In Simpler terms,
Self-attention in Transformers works by looking at each word in a sentence and deciding how much attention to give to other words. It does this by comparing the similarity between the word's meaning (query) and the meanings of all the other words (keys). These similarities are turned into attention weights, which determine how much each word contributes to the final representation. By doing this for each word, the model can capture the relationships and dependencies between words resulting in better understanding of the sentence.
MULTI-HEAD ATTENTION :
Multi-head attention is like having multiple sets of self-attention mechanisms working together, each focusing on different aspects of the input. It splits the embeddings into multiple sets of queries, keys, and values. Each set represents a "head" of attention. Each head independently learns to pay attention to different patterns and relationships in the input.
Once we have multiple sets of attention heads, we calculate attention scores for each head separately, just like in self-attention. Then, we combine the outputs from all the attention heads by concatenating them.
This way, the model becomes more powerful and can learn to attend to different parts of the input simultaneously.
MASKED MULTI-HEAD ATTENTION :
Masked multi-head attention is an extension to multi-head attention that uses a special trick to cover the future words. Imagine that we want our model to predict the word in a sentence, but we don’t want it to look ahead at the words that come after the target word. To prevent this, we hide or mask the future words by setting their attention scores to a very low value, so the model won’t pay attention to them. This ensures that during training, the model can only focus on the words it has seen before predicting the next word.
Steps involved in Masked Multi-head attention:
- Split the input into queries, keys and values.
- Compare each query to the keys to see how related they are.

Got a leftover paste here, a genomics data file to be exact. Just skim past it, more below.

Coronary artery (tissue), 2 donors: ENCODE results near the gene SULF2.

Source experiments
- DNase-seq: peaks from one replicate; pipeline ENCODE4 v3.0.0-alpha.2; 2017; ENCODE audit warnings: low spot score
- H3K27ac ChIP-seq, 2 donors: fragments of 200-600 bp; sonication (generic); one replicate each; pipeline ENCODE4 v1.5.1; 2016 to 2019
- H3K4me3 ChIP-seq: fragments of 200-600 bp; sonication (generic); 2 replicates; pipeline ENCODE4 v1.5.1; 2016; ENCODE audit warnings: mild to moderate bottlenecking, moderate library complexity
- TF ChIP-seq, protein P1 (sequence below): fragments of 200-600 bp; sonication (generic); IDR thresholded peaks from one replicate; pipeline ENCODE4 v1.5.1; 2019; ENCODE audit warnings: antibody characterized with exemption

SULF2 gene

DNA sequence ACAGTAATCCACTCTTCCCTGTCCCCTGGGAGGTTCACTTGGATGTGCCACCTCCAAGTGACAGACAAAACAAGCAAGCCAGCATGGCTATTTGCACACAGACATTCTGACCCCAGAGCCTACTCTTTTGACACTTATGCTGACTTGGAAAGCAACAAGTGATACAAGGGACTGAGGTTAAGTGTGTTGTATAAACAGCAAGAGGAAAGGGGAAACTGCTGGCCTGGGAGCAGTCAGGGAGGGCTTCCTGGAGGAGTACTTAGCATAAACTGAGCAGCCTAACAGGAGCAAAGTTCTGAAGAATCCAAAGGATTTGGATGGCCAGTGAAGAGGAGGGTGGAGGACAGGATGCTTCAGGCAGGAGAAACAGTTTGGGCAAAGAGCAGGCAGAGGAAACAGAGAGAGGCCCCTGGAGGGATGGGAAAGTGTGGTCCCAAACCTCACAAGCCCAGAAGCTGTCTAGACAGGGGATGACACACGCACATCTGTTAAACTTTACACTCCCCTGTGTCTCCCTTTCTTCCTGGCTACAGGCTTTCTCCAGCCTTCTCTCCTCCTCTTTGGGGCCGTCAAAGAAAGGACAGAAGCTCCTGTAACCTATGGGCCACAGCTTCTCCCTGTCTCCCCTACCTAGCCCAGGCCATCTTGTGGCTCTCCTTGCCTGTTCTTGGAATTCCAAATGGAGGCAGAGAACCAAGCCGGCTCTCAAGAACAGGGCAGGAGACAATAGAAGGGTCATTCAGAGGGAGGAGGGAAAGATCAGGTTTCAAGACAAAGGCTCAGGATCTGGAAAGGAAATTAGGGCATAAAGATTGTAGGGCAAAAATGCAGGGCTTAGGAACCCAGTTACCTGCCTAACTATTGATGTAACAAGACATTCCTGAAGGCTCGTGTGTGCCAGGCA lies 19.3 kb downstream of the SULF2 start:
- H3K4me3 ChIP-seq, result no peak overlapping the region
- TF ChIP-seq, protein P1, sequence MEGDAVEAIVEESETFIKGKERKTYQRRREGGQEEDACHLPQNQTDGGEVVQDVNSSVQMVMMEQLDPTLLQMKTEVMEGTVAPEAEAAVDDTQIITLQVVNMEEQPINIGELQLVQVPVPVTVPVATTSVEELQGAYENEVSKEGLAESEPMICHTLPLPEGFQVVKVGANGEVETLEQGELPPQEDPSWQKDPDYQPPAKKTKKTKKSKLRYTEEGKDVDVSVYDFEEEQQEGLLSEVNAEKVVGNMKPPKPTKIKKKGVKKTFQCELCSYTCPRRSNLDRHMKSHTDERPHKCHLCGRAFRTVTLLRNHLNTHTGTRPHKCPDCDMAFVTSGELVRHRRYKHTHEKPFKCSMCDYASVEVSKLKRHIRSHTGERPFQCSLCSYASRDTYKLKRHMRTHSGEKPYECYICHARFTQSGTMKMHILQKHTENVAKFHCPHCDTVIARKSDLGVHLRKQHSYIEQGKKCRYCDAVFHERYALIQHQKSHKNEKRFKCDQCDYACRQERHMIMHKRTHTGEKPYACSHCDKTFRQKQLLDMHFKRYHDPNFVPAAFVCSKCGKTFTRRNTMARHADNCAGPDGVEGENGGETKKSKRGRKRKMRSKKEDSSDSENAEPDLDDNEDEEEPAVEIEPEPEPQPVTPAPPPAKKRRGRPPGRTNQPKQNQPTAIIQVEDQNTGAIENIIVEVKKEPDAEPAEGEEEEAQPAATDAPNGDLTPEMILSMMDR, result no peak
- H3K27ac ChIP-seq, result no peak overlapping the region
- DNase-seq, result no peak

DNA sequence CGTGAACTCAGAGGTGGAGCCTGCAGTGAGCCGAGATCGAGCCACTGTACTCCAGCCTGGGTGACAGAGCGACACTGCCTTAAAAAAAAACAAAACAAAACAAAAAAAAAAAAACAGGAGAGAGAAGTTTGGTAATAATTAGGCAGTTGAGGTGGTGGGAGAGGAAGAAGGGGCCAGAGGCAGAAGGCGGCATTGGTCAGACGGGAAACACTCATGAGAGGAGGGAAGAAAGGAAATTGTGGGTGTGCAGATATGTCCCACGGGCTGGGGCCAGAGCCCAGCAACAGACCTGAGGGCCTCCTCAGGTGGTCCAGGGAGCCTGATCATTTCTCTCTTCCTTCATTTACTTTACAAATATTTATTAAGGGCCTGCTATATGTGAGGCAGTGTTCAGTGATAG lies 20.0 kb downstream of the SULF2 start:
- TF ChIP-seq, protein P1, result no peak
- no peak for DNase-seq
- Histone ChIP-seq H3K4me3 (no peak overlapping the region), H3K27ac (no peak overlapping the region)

- We apply a mask to prevent attending to future words. Create a mask where the values for the upper triangle above the diagonal are all ones and the rest values are zero.
- Now multiply this matrix by a large value like -1e^-20. This is done to set the attention scores for future words to a very low value (e.g., -inf). Since -inf is not possible, we have used -1e^-20.
- The masked attention scores are then passed through a softmax function, which converts them into probabilities. This ensures that the model pays attention to the relevant words while avoiding future information.
- The rest of the steps are same as multi-head attention: weighted sum of values is calculated, attention heads are concatenated and passed through a linear layer to obtain the final output.
I hope that you have gained a better understanding of attention! If you'd like to explore more insightful resources and deepen your knowledge, I recommend checking out this link.
From the beginning of attention in the human mind to its revolutionary impact on artificial intelligence, the evolution of it has been an impactful journey. The journey of attention has only just begun, and its influence will continue to shape the future of AI, transforming our interactions and revolutionizing the way machines perceive and understand the world around us.
- Attention is All You Need: https://arxiv.org/abs/1706.03762
- The Illustrated Transformer: https://jalammar.github.io/illustrated-transformer/
- Transformer’s Self-attention: https://vaclavkosar.com/ml/transformers-self-attention-mechanism-simplified
- Understanding Attention: https://medium.com/analytics-vidhya/understanding-attention-in-transformers-models-57bada0cce3e
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By Soumya G